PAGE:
German court rules against jailing doctor from Nazi pedophile sect
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German court rules against jailing doctor from Nazi pedophile sect

Hartmut Hopp, 74, of the notorious ‘Colonia Dignidad’ sect in Chile, won’t face imprisonment after evidence falls short of judicial standards

This file photo taken on August 12, 1997, in Chile shows Hartmut Hopp, a German doctor and deputy leader of Chile's secretive "Colonia Dignidad" enclave, after being arrested by Chilean police on charges of complicity in the rape of young boys in the Andean colony. (AFP Photo/Stringer)
This file photo taken on August 12, 1997, in Chile shows Hartmut Hopp, a German doctor and deputy leader of Chile's secretive "Colonia Dignidad" enclave, after being arrested by Chilean police on charges of complicity in the rape of young boys in the Andean colony. (AFP Photo/Stringer)

BERLIN — A German court said Tuesday it could not enforce a Chilean prison sentence for a German former member of a Nazi pedophile sect for complicity in child sex abuse.

It ruled that Hartmut Hopp, 74, could not be jailed because the evidence the Chilean court had provided against him fell short of that required under German judicial standards.

Hopp was a doctor in the notorious “Colonia Dignidad” sect that abused members and was used as a place to torture and “disappear” regime critics during the 1973-1990 dictatorship of Augusto Pinochet.

The doctor was the right-hand man of convicted pedophile Paul Schaefer, a former Wehrmacht soldier and lay preacher who in 1961 founded the commune that indoctrinated residents and kept them as virtual slaves.

Hopp was convicted in Chile of crimes including complicity in Schaefer’s rape and sexual abuse of minors but in 2011 fled to Germany before the final court ruling was imposed.

Berlin declined to extradite the German citizen, but a lower court in the city of Krefeld in August 2017 upheld the Chilean court’s jail term of five years and one day, in a ruling cheered by human rights groups.

But that ruling has now been overturned by a higher court in Duesseldorf, which found that the evidence provided by the Chilean court fell short of that demanded by German justice.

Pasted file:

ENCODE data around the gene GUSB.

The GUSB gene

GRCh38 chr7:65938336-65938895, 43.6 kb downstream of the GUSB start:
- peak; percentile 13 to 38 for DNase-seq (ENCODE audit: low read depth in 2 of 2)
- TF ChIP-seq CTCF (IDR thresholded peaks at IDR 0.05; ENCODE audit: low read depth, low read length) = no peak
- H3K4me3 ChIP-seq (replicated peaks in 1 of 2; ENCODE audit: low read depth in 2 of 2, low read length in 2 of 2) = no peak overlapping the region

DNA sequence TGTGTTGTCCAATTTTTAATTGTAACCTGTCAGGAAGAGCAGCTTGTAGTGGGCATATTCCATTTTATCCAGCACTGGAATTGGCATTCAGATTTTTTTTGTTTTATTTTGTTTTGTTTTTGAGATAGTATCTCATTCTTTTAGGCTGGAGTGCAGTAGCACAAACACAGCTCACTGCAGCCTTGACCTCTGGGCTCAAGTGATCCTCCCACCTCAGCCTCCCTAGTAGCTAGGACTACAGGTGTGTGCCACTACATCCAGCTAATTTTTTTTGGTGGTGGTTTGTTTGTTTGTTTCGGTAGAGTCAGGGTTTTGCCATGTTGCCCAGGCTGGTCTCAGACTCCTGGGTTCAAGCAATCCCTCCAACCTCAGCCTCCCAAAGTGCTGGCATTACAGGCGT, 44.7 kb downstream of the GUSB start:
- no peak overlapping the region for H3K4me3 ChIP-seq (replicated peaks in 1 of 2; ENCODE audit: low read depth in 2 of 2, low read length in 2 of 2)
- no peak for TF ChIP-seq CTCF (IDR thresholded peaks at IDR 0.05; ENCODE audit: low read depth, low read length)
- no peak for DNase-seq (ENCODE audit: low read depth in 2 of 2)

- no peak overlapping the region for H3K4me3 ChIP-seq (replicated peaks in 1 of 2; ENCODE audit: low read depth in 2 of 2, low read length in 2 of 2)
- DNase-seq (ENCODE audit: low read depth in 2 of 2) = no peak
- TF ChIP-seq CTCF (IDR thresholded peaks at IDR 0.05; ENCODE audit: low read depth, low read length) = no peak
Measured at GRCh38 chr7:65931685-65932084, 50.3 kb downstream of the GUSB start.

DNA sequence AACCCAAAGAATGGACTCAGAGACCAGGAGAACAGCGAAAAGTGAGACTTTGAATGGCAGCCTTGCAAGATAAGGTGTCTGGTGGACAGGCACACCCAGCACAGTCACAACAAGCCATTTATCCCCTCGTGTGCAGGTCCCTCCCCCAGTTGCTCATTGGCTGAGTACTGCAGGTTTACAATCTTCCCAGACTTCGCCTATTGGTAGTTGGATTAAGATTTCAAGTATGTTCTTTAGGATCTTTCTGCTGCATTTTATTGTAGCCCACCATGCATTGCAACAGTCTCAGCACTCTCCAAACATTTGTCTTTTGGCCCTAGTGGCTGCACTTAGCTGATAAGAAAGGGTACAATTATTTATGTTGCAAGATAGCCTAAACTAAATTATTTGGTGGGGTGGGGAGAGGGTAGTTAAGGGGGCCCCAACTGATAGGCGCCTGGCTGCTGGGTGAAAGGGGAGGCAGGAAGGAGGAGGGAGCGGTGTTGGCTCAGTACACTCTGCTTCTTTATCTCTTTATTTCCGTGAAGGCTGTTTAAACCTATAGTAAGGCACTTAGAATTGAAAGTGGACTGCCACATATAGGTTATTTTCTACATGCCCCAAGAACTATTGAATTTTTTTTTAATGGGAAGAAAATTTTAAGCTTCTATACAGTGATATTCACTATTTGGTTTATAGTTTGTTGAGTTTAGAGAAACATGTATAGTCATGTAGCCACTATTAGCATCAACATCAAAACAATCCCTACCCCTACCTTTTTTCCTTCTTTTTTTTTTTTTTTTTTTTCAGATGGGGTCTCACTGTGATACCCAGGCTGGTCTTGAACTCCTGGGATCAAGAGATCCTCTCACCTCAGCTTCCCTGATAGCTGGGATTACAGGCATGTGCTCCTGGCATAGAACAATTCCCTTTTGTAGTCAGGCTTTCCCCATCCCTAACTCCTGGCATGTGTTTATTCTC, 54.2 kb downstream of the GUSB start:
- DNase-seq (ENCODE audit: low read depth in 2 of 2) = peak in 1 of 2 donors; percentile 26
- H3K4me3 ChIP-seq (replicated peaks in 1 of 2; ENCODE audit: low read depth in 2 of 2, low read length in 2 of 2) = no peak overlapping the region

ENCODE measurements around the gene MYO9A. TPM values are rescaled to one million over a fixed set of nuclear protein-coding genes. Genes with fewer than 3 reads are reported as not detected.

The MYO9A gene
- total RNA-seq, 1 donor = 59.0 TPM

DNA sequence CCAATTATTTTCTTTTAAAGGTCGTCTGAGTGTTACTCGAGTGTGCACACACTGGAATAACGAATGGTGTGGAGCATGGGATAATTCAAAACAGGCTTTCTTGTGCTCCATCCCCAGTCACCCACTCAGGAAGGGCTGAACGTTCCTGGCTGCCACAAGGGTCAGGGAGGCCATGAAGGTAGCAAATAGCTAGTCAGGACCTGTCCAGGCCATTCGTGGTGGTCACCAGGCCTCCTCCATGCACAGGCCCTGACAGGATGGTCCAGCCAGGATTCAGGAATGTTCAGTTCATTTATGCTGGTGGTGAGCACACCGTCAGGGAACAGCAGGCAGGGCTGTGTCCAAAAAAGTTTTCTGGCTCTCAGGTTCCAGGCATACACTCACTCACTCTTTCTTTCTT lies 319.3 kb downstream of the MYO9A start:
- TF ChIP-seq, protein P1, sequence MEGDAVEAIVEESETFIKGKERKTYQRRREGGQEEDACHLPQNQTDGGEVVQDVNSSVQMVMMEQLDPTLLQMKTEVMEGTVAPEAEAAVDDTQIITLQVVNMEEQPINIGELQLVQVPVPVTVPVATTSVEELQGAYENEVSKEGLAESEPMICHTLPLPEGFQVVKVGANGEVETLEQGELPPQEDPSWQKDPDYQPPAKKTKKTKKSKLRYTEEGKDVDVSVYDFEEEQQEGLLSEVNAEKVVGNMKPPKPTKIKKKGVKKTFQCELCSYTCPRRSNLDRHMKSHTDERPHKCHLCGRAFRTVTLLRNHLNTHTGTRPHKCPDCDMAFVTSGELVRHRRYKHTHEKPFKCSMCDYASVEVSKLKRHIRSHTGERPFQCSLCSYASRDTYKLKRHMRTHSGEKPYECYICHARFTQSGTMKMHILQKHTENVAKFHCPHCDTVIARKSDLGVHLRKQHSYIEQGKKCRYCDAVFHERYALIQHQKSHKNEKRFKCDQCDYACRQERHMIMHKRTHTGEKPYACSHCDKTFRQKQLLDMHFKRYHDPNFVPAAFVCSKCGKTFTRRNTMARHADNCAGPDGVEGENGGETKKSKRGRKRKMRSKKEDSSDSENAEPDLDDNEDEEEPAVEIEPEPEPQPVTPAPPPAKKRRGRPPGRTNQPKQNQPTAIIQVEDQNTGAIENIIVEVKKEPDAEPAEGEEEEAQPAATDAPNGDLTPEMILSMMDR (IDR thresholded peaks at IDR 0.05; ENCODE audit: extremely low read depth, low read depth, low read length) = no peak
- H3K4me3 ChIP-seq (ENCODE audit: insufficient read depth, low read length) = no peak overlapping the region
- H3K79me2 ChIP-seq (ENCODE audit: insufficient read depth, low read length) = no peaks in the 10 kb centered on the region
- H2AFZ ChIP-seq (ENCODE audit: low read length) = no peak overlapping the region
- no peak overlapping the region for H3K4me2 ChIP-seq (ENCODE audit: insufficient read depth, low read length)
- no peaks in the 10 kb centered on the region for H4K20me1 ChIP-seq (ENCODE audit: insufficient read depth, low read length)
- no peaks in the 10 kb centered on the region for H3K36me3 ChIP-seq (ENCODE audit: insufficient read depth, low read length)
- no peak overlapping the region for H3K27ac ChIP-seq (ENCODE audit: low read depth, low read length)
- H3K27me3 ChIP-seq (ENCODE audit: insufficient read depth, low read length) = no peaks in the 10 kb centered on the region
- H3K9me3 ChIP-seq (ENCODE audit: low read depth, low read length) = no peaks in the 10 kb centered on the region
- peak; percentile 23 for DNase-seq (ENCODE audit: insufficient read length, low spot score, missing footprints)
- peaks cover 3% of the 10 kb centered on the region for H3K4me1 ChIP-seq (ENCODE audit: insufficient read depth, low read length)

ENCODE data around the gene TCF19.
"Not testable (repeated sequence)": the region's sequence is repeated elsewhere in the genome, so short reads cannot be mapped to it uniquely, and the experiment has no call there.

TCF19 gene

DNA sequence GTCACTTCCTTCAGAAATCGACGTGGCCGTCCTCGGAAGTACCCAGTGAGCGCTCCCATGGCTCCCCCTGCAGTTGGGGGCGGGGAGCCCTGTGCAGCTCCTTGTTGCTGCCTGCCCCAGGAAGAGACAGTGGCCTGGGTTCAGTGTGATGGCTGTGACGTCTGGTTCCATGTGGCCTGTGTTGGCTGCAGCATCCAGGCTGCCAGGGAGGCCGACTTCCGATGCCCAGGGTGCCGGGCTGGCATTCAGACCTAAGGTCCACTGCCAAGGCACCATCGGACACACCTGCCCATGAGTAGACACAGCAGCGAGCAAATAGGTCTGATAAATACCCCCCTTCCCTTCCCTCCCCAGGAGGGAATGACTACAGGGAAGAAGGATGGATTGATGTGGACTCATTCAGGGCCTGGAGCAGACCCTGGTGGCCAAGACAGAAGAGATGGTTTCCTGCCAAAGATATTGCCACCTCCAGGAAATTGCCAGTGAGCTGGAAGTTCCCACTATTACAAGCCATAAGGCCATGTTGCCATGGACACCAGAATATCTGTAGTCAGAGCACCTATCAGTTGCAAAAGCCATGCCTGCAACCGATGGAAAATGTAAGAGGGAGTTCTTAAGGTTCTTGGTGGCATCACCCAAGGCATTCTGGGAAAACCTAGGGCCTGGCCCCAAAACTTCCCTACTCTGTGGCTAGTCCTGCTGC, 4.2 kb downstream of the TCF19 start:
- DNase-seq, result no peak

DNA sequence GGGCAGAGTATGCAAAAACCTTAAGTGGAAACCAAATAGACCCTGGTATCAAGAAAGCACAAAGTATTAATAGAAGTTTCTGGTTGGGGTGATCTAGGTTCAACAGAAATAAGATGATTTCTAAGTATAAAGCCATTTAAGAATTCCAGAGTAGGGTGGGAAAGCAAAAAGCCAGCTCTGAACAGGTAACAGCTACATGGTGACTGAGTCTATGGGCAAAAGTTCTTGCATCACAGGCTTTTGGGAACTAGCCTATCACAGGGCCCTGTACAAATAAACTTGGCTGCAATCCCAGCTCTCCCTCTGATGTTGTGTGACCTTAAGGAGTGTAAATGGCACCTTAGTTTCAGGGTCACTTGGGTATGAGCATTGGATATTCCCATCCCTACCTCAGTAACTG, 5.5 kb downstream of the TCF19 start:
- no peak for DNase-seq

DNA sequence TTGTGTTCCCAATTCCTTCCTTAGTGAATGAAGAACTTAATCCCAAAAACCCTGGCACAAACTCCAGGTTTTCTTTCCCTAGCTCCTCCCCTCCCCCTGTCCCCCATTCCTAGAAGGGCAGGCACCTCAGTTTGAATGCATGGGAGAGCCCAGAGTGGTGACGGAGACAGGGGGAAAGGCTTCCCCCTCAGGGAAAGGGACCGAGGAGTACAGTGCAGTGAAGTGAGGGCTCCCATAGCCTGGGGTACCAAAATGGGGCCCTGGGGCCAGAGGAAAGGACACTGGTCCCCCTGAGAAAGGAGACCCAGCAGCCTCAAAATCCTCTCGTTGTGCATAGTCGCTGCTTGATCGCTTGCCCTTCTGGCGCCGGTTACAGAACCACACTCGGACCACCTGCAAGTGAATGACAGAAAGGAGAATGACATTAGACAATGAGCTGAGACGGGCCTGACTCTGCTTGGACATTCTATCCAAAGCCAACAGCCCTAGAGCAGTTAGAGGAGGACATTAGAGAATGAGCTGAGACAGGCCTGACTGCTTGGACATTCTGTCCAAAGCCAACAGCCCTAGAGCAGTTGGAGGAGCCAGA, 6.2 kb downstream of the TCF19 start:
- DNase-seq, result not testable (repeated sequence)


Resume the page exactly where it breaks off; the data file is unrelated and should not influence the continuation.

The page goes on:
Argentine police and doctors help Paul Schaffer, second right, into a military Chilean plane in Buenos Aires airport, Argentina, last minutes of Saturday, March.12 2005. (AP Photo/Natacha Pisarenko)

The court said that it had to ascertain “whether the findings of fact made in the Chilean judgments are sufficient to justify criminal liability under German law.”

“This is not the case in the view of the court,” it said in a statement on the ruling it reached last Thursday, adding that the appeal decision was final.

It said it had found no concrete evidence in the Chilean rulings that Hopp, who ran the compound’s clinic, had actively aided and abetted the abuses committed by Schaefer, who ran its boarding school.

German Greens party politician Renate Kuenast voiced dismay at the latest ruling on Hopp, saying that “this decision will cause great pain for many victims of Colonia Dignidad.”

Most of them were “traumatized by their time in the Colonia, which for many meant sexual violence, electric shocks and daily repression,” she said.

While many of the now elderly victims were living in poverty, Kuenast said, “the doctor of Colonia, who was part of the repressive system, fled the justice system for Germany.”

The scale of the atrocities committed at the fenced-in 13,000-hectare (32,000-acre) mountain commune some 350 kilometers (215 miles) south of Santiago came to light only after the end of Pinochet’s regime.

The abuses at the sect were the subject of the 2015 movie “The Colony” starring Emma Watson and Daniel Bruehl.

Schaefer had in 1997 faced a series of lawsuits and fled Chile. He was arrested in Argentina in 2005 and convicted in Chile the following year for sexual abuse of children, weapons possession and human rights violations.

He died in a Chilean jail in 2010 at the age of 88 while serving a 20-year sentence.

Germany in 2016 said it was declassifying its files on the sect, and the foreign minister at the time, Frank-Walter Steinmeier, admitted that “from the 60s to the 80s, German diplomats looked the other way, and did too little to protect” the German citizens living in the sect.

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